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Clean Power from Deserts - and other benefits too

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If you have a question about this talk, please contact Sir Brian Heap, rbh22.

Every year, each square kilometre of hot desert receives solar energy equivalent to 1.5 million barrels of oil. Multiplying by the area of deserts worldwide, this is several hundred times the entire current energy consumption of the world. It is possible to tap in to this cornucopia with the simple, proven technology of concentrating solar power (CSP): using mirrors to concentrate sunlight to create heat and then using the heat to raise steam to drive turbines and generators in the conventional way. Using CSP , less than 1% of the world’s deserts could generate as much electricity as the world is currently using. It is feasible and economic to transmit solar electricity for 3000 km or more using highly-efficient ‘HVDC’ transmission lines. It has been calculated that 90% of the world’s population lives within 2700 km of a hot desert.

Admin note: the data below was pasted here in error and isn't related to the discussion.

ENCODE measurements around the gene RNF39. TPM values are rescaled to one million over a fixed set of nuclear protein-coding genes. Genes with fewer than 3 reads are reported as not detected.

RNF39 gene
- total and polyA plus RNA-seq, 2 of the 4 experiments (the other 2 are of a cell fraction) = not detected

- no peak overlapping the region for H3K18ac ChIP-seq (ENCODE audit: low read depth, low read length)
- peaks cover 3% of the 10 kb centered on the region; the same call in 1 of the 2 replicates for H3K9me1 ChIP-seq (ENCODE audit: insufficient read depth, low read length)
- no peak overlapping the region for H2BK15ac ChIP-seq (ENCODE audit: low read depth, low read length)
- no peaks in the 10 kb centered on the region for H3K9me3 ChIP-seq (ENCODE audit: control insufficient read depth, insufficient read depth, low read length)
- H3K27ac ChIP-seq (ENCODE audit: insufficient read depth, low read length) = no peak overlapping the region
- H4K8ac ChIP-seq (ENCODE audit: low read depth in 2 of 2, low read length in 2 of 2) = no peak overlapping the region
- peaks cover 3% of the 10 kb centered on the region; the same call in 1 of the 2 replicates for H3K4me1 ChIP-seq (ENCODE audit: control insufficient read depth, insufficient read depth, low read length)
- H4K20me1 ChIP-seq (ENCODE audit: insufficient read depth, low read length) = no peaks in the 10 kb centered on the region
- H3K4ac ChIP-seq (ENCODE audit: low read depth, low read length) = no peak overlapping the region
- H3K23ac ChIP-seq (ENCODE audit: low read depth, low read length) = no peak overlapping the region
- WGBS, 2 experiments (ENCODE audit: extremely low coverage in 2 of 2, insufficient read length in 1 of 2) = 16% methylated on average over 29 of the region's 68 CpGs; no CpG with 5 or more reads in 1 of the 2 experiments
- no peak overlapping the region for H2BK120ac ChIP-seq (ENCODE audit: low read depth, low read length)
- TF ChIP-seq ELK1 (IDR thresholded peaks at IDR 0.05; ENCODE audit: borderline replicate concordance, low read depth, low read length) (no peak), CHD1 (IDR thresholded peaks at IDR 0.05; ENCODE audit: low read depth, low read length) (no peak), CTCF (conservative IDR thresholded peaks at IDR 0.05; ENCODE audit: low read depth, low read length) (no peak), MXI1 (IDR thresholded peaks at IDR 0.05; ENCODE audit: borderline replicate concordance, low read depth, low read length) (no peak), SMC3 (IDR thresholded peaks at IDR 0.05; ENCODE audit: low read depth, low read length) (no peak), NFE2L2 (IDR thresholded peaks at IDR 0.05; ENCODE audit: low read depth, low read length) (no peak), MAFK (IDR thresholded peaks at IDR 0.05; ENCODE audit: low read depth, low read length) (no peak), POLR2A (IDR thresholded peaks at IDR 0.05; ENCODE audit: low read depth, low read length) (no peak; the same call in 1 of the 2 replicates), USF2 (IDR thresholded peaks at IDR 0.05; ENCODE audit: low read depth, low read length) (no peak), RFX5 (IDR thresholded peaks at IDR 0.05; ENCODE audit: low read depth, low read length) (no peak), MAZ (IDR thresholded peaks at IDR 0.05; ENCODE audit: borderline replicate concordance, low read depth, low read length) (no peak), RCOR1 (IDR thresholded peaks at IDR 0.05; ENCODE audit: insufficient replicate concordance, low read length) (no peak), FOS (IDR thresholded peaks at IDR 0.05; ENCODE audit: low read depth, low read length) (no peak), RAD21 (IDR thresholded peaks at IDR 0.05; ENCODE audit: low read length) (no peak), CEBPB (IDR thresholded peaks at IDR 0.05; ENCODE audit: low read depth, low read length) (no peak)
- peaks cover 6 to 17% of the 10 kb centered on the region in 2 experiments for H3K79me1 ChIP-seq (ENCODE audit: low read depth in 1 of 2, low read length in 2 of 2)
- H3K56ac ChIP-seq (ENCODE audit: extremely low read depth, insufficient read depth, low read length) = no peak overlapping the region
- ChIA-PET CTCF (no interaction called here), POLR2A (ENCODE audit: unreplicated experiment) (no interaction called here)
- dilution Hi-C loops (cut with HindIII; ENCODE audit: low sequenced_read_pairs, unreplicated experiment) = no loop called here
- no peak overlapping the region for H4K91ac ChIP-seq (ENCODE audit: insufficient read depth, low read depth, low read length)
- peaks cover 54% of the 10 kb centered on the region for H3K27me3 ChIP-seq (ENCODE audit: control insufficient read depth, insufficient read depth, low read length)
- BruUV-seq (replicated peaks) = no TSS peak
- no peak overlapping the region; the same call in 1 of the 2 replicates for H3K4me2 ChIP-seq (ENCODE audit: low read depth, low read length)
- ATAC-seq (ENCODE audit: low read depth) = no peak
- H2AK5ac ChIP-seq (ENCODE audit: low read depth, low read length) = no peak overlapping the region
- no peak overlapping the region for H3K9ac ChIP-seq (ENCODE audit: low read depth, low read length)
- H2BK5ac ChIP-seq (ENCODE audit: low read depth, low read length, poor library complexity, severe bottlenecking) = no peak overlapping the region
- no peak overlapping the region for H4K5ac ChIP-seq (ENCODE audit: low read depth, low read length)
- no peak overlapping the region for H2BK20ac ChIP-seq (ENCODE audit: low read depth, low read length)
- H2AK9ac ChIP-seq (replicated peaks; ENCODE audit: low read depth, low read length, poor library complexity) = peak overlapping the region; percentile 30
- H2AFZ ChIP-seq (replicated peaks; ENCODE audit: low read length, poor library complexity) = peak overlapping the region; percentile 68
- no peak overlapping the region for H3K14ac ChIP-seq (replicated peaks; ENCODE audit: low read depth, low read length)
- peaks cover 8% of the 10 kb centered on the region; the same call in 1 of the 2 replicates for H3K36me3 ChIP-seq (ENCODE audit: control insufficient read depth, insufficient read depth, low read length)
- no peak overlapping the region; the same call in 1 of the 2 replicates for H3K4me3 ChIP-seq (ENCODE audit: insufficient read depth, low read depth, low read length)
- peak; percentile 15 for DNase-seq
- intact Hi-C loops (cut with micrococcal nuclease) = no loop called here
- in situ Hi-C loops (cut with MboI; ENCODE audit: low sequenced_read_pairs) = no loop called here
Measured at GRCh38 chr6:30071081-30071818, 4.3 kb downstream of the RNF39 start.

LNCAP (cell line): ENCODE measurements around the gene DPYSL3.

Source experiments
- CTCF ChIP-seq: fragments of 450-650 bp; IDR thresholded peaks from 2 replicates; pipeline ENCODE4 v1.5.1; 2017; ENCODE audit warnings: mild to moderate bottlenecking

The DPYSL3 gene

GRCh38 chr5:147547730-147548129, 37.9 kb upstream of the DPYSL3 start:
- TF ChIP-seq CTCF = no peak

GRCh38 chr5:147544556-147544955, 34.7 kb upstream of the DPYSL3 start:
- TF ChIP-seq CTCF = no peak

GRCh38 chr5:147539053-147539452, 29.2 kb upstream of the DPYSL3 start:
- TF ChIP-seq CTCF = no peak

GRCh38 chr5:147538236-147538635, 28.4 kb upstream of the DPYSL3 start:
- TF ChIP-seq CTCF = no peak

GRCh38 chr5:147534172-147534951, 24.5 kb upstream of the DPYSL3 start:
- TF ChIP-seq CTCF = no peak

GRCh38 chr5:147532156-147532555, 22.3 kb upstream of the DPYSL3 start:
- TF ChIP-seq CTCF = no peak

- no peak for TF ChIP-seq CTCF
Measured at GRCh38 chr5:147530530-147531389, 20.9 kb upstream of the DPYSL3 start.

Apart from jobs, earnings and plentiful supplies of clean electricity, CSP offers some interesting benefits for host countries. Waste heat from CSP plants may be used for the desalination of sea water, a welcome bonus in arid regions. The shaded areas under the mirrors of CSP plants may be used for many purposes, including horticulture—with fresh water provided by the desalination of sea water. Land that would otherwise be unproductive may be used to grow food and other products.

These ‘DESERTEC’ ideas have been developed by the ‘TREC’ international network of scientists and engineers, including researchers at the German Aerospace Centre (DLR). TREC -UK is a group of volunteers working to make these ideas better known in the UK and beyond. Dr Gerry Wolff, coordinator of the group, is a former university lecturer in computer systems engineering. Further information about the DESERTEC concept may be found at and at .

This talk is part of the Seminars on Sustainable Scenarios series.

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